CVC2 (card validation code 2) & CVV2 (card verification value 2)
VISA and MasterCard implemented a security feature known as "CVV2" and "CVC2". These are the three-digit numbers printed on the back side of the card (signature panel) to the far right. The three-digit code helps validate that the cardholder has the card in his/her possession, and the account is legitimate. You can include the code in your transaction and expect to receive a "match" or "no match" response. If you are using a shopping cart, make sure it is capable of collection these numbers. You are also not allowed to store these numbers.
American Express may also have a four-digit security code that should be on the front of the card above the account number. Discover Card also has a three-digit code very similar to Visa/MC in the same location.
The plastic card used to complete a bank account withdrawal from a cardholder's bank account. Unlike a credit card, debit card purchases are deducted automatically from the cardholder's account.
A private database containing declined credit card numbers, fraudulent credit card numbers, stolen credit card numbers and previous charge-back credit card numbers. Once a credit card number has been placed within our decline database it can never be used with any Instabill merchant.
The small percentage of each transaction an acquiring bank charges you for the right to use your merchant account
Electronic funds transfer (EFT)
A paperless transfer of funds initiated by transmission from a terminal, computer or telephone.
In House Credit Underwriting
This is where the merchant account provider (ISO/MSP) writes the merchant accounts within their own company (in house).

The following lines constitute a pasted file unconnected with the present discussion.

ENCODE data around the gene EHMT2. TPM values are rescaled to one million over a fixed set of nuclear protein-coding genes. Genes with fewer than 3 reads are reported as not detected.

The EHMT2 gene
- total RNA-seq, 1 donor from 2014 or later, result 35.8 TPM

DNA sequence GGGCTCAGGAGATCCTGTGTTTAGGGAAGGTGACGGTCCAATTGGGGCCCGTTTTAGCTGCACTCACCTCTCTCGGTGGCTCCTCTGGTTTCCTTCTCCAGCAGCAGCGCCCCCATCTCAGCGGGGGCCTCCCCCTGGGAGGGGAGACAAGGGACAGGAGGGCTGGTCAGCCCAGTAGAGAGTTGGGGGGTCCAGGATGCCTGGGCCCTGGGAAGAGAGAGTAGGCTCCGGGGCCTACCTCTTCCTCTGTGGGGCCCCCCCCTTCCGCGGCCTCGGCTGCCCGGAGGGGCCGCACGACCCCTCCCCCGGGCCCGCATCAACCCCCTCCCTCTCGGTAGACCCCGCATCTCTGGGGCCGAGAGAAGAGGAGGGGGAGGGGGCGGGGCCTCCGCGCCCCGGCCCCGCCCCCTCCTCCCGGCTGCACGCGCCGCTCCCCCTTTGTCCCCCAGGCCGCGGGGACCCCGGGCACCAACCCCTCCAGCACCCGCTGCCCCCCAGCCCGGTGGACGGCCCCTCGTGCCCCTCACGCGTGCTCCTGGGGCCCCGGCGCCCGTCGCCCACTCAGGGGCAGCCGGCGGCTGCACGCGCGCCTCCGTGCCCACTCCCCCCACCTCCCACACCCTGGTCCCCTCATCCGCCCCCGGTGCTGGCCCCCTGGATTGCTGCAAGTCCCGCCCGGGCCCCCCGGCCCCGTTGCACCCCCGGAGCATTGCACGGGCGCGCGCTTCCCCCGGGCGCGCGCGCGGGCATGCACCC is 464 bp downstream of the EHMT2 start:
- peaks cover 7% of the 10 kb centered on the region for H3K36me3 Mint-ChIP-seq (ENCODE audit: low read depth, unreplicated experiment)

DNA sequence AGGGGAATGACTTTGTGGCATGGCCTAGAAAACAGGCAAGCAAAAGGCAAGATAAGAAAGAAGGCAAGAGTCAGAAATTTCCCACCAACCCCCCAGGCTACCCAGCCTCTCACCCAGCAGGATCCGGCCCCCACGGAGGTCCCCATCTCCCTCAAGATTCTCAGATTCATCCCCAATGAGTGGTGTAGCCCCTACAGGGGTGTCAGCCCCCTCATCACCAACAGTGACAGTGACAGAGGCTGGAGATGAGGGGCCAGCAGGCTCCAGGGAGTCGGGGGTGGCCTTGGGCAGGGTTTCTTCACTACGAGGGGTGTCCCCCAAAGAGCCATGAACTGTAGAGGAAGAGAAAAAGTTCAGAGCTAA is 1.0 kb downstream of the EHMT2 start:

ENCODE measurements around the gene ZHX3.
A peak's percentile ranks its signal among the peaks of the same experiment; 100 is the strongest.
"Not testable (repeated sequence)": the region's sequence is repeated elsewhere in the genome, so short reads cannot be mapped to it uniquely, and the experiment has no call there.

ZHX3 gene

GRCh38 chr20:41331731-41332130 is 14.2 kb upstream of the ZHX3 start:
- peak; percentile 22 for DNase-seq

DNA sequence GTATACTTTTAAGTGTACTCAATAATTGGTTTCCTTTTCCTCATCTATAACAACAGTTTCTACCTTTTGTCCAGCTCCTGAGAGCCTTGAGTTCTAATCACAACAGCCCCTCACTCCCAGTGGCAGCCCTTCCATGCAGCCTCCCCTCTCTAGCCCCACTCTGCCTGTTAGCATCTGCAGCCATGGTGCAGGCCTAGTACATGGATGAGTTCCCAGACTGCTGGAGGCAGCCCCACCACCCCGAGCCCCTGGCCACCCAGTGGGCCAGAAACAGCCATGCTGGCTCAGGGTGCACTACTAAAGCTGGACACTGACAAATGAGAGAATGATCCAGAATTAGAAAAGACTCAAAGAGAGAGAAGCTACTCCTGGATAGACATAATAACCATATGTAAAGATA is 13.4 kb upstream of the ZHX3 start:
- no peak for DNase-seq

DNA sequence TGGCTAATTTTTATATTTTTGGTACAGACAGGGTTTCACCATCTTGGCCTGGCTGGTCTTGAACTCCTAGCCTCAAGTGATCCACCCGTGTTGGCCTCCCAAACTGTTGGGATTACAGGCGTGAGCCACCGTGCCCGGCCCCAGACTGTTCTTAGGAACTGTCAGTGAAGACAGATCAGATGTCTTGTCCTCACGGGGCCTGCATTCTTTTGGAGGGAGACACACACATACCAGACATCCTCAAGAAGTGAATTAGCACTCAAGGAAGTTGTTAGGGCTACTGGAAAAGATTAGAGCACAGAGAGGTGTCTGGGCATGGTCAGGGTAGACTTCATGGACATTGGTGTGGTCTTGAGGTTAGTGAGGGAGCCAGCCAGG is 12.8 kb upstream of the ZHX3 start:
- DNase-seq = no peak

Integrated Fraud Management
The process of checking card validity by comparing it to previous purchases, AVS report, internal decline database and fraudulent shopper behavior patterns.
Internet Merchant Accounts
These are special types of bank accounts that allow you to accept card payments online. Unlike traditional merchant accounts, Internet merchant accounts do not require the cardholders' signature. However, since a signature is not necessary, businesses in need of Internet merchant accounts have a higher risk profile.
A merchant that takes credit cards over the Internet, phone or through the mail.
The bank that issues the customer the credit card and transmits funds to the seller's merchant account when the card is utilized by the customer. The issuing bank then debits the cardholder's account for the amount of the purchase.
Mail Order/Telephone Order (MO/TO)
Transactions initiated by the customer using the mail or telephone, rather than through retail terminals or over the Internet.
A retailer or any other person or corporation that accepts credit cards.
A special bank account used to receive the proceeds of credit card transactions. The merchant bank is responsible for debiting the funds from the customer and depositing them into the merchant account.
The bank that provides merchant accounts to merchants, thereby giving the merchants the ability to accept credit cards.
A third party company providing merchants with merchant accounts. Providers generally have an established relationship with a number of banks that operate merchant accounts. Providers either have their own processing system to process or validate transactions, or they act as resellers of third parties' processing systems.
The MID stands for a number assigned to a merchant to identify the merchant to the ISO, third-party processor and acquirer.